I spent my weekend attending IFM’s annual meeting online. It was full of education and inspiration from leaders in functional medicine. I’d like to share some highlights of a great lecture from Dr Christopher Garnder PhD from Stanford Prevention Research Center.
Overwhelmed by food information? Many patients are overwhelmed by the abundance of conflicting information about what to eat. Should you be keto/ paleo/ or vegan/? There are good arguments for many kinds of diets. What I loved about Dr. Garnder’s presentation was that he started by laying some common ground on which we all agree.
What can we all agree on? Seen in the purple circle.
● More vegetables
● More whole foods: This means a food in its natural state. For example, corn is a whole food, corn oil was processed extensively to become oil, this isn’t a whole food.
● Less added sugars
● Less refined grains: If a grain is milled into a flour to make bread, it’s no longer a whole grain.
● Less Processed foods
What do most agree on? See the blue circle.
- Fruit has sugar – but it also has fiber when eaten whole and phytonutrients. Unless you are an uncontrolled diabetic, some fruit is great.
- Beans have lectins but also great fiber/ protein – if you soak your beans and pressure cook them you will remove most lectins.
- Fish is a great source of healthy fats and protein. Here is a link to find sustainable sources of fish https://www.seafoodwatch.org/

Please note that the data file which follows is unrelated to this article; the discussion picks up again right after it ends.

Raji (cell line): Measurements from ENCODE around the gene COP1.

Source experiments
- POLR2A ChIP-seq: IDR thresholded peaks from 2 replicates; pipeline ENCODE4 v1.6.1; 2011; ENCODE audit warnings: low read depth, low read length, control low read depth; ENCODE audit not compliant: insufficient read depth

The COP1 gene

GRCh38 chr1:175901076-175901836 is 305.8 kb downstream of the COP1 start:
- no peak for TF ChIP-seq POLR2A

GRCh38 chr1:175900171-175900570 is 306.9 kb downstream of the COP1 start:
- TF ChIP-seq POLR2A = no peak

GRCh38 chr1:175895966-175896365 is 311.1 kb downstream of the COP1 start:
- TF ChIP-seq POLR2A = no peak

- Nuts are an excellent source of healthy fats.
What do many agree on? See the green circle.
- Poultry: With the caveat that it is pasture raised and organic and not from a CAFO (Concentrated Animal Feeding Operation) Another consideration here is the social justice issues surrounding the health and safety of people who process the chicken. A CSA may be a great way to support local farmers and avoid some of these concerns.
- Whole Intact Grains/ Pseudograins: I think folks get really misled by food labeling here. These are things like steel cut oats/ jewel rice/ quinoa/ buckwheat groats. This is not “whole wheat” bread. Once you mill wheat into flour it isn’t an intact grain.
What’s off the list?
- Red Meat: More to come on the complexities surrounding the health/ environmental/ social concerns around consuming red meat from Dr. Hyman’s new book Food Fix.
Instead of what?
Another jewel from Dr. Gardner’s lecture addressed the very practical consideration of making food choices. If we take something out of our diets, what are we replacing it with? If you decide to stop eating eggs and start eating white flour bagels or processed quick oats with added sugar, that isn’t an improvement in your diet. If you decide to give up meat, but your vegetarian meals are based on white flour pasta, in my opinion, that isn’t a win. But if you are giving up commercially raised processed meats and making the leap to a homemade lentil burger on a bed of veggies, then I think that’s a huge improvement. So, as you consider food choices, think about not only the foods that you are eliminating, but what foods will take their place.
I really appreciated Dr. Gardner’s levelheaded approach to food as well as his emphasis on what most food experts agree on, rather than what divides us. I have spent thousands of dollars on attending meetings and improving my education. The take home point is often the same. Eat more vegetables.